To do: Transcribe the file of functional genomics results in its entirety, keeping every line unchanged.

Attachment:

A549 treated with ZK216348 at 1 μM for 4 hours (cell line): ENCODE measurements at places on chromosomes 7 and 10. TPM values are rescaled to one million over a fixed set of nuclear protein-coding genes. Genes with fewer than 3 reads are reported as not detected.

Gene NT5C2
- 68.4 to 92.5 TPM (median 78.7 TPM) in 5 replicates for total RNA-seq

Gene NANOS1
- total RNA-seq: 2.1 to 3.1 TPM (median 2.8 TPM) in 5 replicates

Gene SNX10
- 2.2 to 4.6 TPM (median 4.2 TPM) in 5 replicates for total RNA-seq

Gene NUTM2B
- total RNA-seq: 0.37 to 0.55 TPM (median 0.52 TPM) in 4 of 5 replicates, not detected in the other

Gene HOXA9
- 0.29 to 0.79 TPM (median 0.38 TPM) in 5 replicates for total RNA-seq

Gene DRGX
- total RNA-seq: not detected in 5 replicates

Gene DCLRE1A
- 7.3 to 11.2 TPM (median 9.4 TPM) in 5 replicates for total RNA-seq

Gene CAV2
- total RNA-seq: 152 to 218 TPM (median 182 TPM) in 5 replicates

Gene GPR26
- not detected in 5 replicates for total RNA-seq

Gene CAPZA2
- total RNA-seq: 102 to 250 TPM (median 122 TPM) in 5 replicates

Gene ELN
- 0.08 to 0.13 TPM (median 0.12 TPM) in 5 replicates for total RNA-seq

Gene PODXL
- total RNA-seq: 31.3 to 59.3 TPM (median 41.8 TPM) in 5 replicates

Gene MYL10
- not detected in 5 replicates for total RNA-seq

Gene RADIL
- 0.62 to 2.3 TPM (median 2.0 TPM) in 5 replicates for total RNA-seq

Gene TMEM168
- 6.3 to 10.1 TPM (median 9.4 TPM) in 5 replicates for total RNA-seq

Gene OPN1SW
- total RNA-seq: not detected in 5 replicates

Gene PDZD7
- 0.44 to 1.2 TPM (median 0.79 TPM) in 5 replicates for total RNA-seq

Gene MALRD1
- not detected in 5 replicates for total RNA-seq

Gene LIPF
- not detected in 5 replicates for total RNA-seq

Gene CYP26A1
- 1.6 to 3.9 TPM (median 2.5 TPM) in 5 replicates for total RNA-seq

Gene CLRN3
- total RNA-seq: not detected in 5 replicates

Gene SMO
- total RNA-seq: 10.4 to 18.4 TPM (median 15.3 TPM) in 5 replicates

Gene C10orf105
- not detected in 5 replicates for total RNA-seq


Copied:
A549 treated with ZK216348 at 1 μM for 4 hours (cell line): ENCODE measurements at places on chromosomes 7 and 10. TPM values are rescaled to one million over a fixed set of nuclear protein-coding genes. Genes with fewer than 3 reads are reported as not detected.

Gene NT5C2
- 68.4 to 92.5 TPM (median 78.7 TPM) in 5 replicates for total RNA-seq

Gene NANOS1
- total RNA-seq: 2.1 to 3.1 TPM (median 2.8 TPM) in 5 replicates

Gene SNX10
- 2.2 to 4.6 TPM (median 4.2 TPM) in 5 replicates for total RNA-seq

Gene NUTM2B
- total RNA-seq: 0.37 to 0.55 TPM (median 0.52 TPM) in 4 of 5 replicates, not detected in the other

Gene HOXA9
- 0.29 to 0.79 TPM (median 0.38 TPM) in 5 replicates for total RNA-seq

Gene DRGX
- total RNA-seq: not detected in 5 replicates

Gene DCLRE1A
- 7.3 to 11.2 TPM (median 9.4 TPM) in 5 replicates for total RNA-seq

Gene CAV2
- total RNA-seq: 152 to 218 TPM (median 182 TPM) in 5 replicates

Gene GPR26
- not detected in 5 replicates for total RNA-seq

Gene CAPZA2
- total RNA-seq: 102 to 250 TPM (median 122 TPM) in 5 replicates

Gene ELN
- 0.08 to 0.13 TPM (median 0.12 TPM) in 5 replicates for total RNA-seq

Gene PODXL
- total RNA-seq: 31.3 to 59.3 TPM (median 41.8 TPM) in 5 replicates

Gene MYL10
- not detected in 5 replicates for total RNA-seq

Gene RADIL
- 0.62 to 2.3 TPM (median 2.0 TPM) in 5 replicates for total RNA-seq

Gene TMEM168
- 6.3 to 10.1 TPM (median 9.4 TPM) in 5 replicates for total RNA-seq

Gene OPN1SW
- total RNA-seq: not detected in 5 replicates

Gene PDZD7
- 0.44 to 1.2 TPM (median 0.79 TPM) in 5 replicates for total RNA-seq

Gene MALRD1
- not detected in 5 replicates for total RNA-seq

Gene LIPF
- not detected in 5 replicates for total RNA-seq

Gene CYP26A1
- 1.6 to 3.9 TPM (median 2.5 TPM) in 5 replicates for total RNA-seq

Gene CLRN3
- total RNA-seq: not detected in 5 replicates

Gene SMO
- total RNA-seq: 10.4 to 18.4 TPM (median 15.3 TPM) in 5 replicates

Gene C10orf105
- not detected in 5 replicates for total RNA-seq